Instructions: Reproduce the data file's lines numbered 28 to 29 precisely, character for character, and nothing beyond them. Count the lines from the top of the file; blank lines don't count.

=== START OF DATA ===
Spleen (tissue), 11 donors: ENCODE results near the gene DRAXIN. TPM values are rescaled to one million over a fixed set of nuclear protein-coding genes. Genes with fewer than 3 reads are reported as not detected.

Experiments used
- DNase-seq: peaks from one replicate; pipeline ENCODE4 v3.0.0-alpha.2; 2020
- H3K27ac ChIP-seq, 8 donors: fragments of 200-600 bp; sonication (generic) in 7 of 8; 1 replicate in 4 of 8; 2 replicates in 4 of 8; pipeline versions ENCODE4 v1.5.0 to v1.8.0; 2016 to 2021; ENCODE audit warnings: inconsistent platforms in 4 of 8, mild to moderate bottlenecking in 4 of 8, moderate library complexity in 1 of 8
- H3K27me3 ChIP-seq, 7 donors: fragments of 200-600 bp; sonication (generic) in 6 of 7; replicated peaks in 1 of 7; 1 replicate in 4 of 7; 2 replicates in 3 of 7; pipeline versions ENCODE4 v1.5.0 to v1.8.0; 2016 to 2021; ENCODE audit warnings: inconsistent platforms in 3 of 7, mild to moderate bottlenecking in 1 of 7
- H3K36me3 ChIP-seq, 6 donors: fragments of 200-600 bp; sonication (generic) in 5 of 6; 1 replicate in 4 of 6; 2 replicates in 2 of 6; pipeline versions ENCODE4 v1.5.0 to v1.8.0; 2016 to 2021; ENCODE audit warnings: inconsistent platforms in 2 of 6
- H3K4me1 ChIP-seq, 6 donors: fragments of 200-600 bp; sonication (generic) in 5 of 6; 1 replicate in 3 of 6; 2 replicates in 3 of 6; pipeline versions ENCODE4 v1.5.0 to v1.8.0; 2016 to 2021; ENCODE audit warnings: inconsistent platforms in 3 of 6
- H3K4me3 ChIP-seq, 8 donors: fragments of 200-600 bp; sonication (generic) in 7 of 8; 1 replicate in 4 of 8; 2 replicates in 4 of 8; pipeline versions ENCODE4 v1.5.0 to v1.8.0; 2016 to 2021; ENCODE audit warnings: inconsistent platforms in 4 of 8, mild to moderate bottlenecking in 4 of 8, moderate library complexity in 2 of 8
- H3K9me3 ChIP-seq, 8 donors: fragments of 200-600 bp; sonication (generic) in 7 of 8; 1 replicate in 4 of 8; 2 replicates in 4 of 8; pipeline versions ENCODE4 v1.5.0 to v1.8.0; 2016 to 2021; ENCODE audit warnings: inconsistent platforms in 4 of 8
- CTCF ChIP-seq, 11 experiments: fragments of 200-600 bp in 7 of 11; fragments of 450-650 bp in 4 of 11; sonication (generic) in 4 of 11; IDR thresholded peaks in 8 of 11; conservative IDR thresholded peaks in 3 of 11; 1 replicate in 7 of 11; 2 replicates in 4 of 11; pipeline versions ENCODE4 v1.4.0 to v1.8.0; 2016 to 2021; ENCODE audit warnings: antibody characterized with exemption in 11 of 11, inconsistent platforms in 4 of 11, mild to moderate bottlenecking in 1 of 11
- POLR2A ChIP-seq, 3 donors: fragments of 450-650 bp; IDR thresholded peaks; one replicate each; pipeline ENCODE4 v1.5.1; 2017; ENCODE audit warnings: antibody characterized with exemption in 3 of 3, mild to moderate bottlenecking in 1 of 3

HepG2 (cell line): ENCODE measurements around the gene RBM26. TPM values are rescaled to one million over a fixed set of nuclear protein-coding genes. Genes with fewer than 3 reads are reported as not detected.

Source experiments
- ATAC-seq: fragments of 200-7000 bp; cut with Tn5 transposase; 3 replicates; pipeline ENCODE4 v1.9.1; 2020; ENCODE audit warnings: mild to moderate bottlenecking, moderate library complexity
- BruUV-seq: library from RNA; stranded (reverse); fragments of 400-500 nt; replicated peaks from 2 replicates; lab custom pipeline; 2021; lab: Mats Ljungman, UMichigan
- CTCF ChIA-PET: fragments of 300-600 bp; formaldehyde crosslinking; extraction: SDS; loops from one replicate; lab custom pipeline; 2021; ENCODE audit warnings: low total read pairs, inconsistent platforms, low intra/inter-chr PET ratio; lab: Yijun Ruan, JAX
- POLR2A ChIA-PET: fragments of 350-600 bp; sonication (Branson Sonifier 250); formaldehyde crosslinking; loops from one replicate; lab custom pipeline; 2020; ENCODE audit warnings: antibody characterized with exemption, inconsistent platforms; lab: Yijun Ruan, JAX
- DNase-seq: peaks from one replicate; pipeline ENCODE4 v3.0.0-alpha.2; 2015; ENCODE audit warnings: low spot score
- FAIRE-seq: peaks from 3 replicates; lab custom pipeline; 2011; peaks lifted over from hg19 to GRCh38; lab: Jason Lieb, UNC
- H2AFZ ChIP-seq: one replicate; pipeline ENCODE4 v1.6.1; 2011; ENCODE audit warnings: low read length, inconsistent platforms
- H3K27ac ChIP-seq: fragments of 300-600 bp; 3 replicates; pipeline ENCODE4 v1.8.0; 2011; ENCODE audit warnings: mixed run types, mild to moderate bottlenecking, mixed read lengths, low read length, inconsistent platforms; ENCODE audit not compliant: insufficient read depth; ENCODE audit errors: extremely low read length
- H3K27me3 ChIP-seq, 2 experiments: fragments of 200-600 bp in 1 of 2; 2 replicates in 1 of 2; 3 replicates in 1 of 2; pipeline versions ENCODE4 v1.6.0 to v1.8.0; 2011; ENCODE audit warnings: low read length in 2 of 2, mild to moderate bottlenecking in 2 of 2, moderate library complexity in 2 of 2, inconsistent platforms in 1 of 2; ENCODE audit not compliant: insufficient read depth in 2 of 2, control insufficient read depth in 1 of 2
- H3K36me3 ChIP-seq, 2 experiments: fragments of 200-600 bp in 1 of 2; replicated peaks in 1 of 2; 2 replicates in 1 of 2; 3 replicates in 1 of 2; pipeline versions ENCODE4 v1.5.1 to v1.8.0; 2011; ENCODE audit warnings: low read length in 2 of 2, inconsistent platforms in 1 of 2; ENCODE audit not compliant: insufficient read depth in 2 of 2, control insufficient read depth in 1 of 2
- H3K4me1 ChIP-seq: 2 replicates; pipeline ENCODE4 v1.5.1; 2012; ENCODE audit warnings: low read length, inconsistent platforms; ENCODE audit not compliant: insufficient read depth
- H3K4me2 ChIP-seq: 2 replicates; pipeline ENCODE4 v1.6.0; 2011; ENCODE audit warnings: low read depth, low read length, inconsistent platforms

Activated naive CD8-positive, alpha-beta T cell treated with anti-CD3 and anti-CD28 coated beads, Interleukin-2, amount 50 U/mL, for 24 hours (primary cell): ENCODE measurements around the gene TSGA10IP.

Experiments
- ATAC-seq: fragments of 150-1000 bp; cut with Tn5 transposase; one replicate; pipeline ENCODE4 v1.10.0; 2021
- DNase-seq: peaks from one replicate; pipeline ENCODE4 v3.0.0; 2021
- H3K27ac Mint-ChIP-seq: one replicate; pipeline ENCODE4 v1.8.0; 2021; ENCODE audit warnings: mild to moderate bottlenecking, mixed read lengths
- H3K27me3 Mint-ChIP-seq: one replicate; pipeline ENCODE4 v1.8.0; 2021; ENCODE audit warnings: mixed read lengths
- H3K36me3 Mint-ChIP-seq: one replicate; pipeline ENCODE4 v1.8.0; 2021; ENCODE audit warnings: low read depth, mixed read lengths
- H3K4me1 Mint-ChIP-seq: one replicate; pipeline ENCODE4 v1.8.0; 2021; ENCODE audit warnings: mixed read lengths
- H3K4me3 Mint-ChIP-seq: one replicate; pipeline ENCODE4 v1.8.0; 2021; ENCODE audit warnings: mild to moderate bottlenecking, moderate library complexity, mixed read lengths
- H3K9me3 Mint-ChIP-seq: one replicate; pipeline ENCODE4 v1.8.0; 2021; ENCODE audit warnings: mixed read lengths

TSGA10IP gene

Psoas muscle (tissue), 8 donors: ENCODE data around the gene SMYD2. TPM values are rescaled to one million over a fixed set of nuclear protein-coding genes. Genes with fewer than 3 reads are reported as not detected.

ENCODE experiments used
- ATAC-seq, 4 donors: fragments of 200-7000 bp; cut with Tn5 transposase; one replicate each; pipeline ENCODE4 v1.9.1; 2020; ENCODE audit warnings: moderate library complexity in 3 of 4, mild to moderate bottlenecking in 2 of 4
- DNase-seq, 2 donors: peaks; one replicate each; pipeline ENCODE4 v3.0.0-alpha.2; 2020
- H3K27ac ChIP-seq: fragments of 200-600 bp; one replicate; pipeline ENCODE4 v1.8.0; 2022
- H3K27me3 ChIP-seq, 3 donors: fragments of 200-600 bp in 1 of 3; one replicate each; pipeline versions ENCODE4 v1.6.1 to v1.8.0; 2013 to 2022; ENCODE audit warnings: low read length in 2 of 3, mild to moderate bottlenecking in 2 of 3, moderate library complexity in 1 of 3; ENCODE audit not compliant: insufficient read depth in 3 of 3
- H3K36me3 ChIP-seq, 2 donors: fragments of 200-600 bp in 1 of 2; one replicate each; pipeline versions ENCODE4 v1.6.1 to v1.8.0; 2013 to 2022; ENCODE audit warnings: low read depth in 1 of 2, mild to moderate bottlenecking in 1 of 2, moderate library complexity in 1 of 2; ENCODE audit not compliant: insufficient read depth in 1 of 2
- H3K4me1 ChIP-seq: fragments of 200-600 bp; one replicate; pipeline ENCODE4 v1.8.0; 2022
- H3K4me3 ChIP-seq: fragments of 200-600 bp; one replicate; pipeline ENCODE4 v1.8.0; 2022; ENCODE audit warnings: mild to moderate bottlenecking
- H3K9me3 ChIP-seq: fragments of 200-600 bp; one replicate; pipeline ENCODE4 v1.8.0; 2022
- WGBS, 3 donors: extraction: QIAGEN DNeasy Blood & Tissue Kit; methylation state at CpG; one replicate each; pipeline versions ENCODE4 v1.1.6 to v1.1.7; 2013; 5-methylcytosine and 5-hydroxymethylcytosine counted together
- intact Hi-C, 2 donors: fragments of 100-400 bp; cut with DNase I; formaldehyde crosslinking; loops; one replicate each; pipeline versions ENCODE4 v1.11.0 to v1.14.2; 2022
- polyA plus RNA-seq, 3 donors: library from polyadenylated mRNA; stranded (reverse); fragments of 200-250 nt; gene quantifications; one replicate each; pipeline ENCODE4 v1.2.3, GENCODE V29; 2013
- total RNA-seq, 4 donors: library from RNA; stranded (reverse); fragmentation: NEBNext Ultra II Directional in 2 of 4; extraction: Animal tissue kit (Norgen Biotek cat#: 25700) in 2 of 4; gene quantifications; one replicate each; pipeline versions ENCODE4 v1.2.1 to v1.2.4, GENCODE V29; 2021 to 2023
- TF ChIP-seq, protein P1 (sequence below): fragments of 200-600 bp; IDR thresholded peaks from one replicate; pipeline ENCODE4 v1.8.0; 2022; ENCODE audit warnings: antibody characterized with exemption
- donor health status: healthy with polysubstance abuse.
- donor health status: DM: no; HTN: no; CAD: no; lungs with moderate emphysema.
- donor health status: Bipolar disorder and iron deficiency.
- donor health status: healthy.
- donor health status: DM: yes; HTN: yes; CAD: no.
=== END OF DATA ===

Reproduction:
- ATAC-seq: fragments of 150-1000 bp; cut with Tn5 transposase; one replicate; pipeline ENCODE4 v1.10.0; 2021
- DNase-seq: peaks from one replicate; pipeline ENCODE4 v3.0.0; 2021